How we can all fight fly-tipping
Fly-tipping is a crime punishable by fine or imprisonment, a blot on Somerset’s lovely landscape and a potential threat to human health and that of wildlife and domesticated animals through injury or by polluting the environment. There is no excuse for fly-tipping and we all need to fight it together. To report a fly-tipping incident or information about fly-tippers, see the advice below and contact your district council customer services.
Your legal duty of care
Everyone in Somerset can fight fly-tipping, from taking responsibility for your waste to helping catch offenders. Every individual and business has a duty of care over their waste, even after it has left their home or premises, and failure to take reasonable steps to do this risks prosecution and a £5,000 fine.
If you or your business pay someone to take your waste away – whether by man-with-a-van, builder, gardener or other tradesperson – it is important to check if they have a waste carrier’s licence and to ask where your waste will go. You can check they are registered as a ‘waste carrier, broker or dealer’ with the Environment Agency online or by calling 03708 506 506*.
District councils have responsibility for dealing with fly-tipping and fly-tippers on roadsides and public land. Tackling fly-tipping on private land is the responsibility of the landowner, as is any removal of what is then classified as commercial waste. Some district councils are able to offer a paid-for collection and 10 recycling sites offer a chargeable service of recycling or disposal for commercial waste.
Councils take action
Fly-tipping can range from individuals or businesses discarding rubbish and avoiding their legal responsibilities and costs to unscrupulous fly-tippers pretending to offer a waste disposal service. Among those who fly-tip are rogue tradespeople who dump the waste from their work, defrauding customers who think it has been correctly removed, undercutting legitimate businesses, and making council tax payers pay the clear-up costs.
Armed with enforcement officers, mobile CCTV and the assistance of the police, district councils have a choice of actions to take against fly-tippers, from warning letters and fixed penalty notices to prosecutions. One of the most important weapons to help fight fly-tipping and fly-tippers is information and evidence from the public, so please assist when you can.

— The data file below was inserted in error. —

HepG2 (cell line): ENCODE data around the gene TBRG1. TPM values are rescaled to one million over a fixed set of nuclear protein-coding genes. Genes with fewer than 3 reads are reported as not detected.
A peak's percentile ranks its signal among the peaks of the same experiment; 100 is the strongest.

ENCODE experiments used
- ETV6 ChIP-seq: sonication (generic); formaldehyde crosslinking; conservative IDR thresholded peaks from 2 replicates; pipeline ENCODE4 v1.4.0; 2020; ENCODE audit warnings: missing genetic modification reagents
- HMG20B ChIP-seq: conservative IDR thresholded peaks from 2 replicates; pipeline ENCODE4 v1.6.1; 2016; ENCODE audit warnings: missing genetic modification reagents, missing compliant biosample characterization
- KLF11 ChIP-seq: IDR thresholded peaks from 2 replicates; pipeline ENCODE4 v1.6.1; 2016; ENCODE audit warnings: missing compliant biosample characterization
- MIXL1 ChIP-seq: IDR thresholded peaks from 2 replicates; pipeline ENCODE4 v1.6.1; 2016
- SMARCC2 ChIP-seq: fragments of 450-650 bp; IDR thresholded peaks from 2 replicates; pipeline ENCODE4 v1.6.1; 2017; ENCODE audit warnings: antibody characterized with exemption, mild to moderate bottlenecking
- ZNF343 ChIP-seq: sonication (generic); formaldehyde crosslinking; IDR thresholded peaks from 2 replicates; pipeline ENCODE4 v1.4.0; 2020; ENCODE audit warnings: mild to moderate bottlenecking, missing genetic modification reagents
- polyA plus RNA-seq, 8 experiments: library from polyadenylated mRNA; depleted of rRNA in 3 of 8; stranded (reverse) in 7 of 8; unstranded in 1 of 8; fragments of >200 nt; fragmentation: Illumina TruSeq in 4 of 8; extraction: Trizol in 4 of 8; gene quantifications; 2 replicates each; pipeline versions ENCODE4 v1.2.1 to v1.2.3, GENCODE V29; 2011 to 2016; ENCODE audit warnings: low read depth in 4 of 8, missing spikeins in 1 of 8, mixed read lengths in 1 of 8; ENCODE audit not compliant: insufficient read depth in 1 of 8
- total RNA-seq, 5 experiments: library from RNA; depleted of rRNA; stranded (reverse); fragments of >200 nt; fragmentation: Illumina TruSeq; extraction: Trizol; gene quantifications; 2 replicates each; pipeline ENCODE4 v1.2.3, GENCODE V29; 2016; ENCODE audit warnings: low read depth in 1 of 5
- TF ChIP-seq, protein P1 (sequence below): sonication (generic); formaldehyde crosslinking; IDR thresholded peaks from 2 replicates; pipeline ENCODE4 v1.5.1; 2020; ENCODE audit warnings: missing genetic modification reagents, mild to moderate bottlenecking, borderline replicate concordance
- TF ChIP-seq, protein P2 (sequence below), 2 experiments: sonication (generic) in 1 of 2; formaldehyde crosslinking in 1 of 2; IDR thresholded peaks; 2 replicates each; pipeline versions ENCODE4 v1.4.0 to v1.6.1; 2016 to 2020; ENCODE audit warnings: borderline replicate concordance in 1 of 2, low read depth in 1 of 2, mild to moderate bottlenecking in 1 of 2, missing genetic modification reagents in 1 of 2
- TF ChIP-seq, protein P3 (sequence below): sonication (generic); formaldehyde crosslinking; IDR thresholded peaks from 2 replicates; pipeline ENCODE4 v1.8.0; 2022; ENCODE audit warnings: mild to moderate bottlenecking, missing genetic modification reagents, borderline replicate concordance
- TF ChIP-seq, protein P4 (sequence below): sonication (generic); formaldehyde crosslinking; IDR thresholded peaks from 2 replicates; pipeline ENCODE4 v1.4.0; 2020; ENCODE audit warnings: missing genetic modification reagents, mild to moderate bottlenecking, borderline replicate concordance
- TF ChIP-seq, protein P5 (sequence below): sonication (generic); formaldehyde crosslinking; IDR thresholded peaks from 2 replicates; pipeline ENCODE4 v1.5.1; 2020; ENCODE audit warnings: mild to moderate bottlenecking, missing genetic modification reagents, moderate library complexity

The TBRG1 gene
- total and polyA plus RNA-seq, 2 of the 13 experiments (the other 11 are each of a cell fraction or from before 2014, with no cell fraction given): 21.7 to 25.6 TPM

Convicted offenders can face fines of up to £50,000 in magistrates’ courts, unlimited fines in higher courts, as well as community punishment orders or prison sentences of up to five years. Across Somerset, recent court cases have led to fines and costs of hundreds of pounds, community service orders and, for the offenders, unwelcome publicity so everyone in their community knows all about their crimes.
To help fight fly-tipping, the advice is simple:
Never fly-tip yourself; check that anyone taking waste away for you has the right licence and ask them where the waste will go. Never pay cash, always get a proper receipt, and record names, contact details and information about vehicles. Take particular care in using social media to get waste removed. If you know about those who fly-tip, inform your district council immediately.
If you see fly-tipping take no risks: do not touch anything fly-tipped or approach fly-tippers, but when it is safe, contact customer services at the district council with any details. This can include: the amount fly-tipped, possible contents from a visual check only, the location, time and date, whether it is in or near water, plus information about those who may be responsible, such as vehicle type, colour and registration number.
You can report fly-tipping anonymously, but your evidence could be vital to ensure a fly-tipper is caught and convicted so levels of fly-tipping are reduced. Just knowing that someone is prepared to give evidence may well convince an offender to admit their guilt.
There is no excuse for fly-tipping
All homes receive regular recycling and waste collections and have access to bulky waste services and a network of recycling sites throughout the county. There are also many options to allow waste to be reused and other alternatives for bulky waste collections.
All businesses are responsible for making their own arrangements to recycle or dispose of their waste and there are many companies providing these services, while 10 recycling sites accept paid-for rubbish and recycling.
So there is no excuse for fly-tipping, especially when it then has to be cleared up at significant cost to tax-payers or others.
(*Calls to 03 numbers cost no more than a national rate call to an 01 or 02 number and must count towards any inclusive minutes in the same way as 01 and 02 calls. These rules apply to calls from any type of line including mobile, BT, other fixed line or payphone.)